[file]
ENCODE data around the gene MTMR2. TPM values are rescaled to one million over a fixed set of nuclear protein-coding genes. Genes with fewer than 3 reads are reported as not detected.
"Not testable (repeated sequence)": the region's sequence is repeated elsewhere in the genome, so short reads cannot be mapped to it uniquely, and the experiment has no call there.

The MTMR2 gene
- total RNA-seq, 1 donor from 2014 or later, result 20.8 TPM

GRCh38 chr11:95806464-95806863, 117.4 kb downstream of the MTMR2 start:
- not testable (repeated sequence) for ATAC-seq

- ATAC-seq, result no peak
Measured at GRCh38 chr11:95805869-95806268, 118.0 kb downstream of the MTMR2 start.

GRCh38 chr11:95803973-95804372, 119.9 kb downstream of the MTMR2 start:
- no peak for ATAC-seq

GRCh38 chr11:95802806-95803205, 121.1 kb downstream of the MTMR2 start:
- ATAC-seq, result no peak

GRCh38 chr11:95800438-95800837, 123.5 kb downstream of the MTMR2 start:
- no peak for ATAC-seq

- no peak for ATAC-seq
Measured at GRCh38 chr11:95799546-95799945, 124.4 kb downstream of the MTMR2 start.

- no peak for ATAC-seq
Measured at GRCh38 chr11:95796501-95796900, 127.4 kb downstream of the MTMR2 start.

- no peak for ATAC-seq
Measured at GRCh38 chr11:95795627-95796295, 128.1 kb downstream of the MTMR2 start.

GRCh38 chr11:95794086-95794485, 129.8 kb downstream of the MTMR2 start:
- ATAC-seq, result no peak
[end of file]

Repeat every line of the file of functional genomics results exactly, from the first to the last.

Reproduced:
ENCODE data around the gene MTMR2. TPM values are rescaled to one million over a fixed set of nuclear protein-coding genes. Genes with fewer than 3 reads are reported as not detected.
"Not testable (repeated sequence)": the region's sequence is repeated elsewhere in the genome, so short reads cannot be mapped to it uniquely, and the experiment has no call there.

The MTMR2 gene
- total RNA-seq, 1 donor from 2014 or later, result 20.8 TPM

GRCh38 chr11:95806464-95806863, 117.4 kb downstream of the MTMR2 start:
- not testable (repeated sequence) for ATAC-seq

- ATAC-seq, result no peak
Measured at GRCh38 chr11:95805869-95806268, 118.0 kb downstream of the MTMR2 start.

GRCh38 chr11:95803973-95804372, 119.9 kb downstream of the MTMR2 start:
- no peak for ATAC-seq

GRCh38 chr11:95802806-95803205, 121.1 kb downstream of the MTMR2 start:
- ATAC-seq, result no peak

GRCh38 chr11:95800438-95800837, 123.5 kb downstream of the MTMR2 start:
- no peak for ATAC-seq

- no peak for ATAC-seq
Measured at GRCh38 chr11:95799546-95799945, 124.4 kb downstream of the MTMR2 start.

- no peak for ATAC-seq
Measured at GRCh38 chr11:95796501-95796900, 127.4 kb downstream of the MTMR2 start.

- no peak for ATAC-seq
Measured at GRCh38 chr11:95795627-95796295, 128.1 kb downstream of the MTMR2 start.

GRCh38 chr11:95794086-95794485, 129.8 kb downstream of the MTMR2 start:
- ATAC-seq, result no peak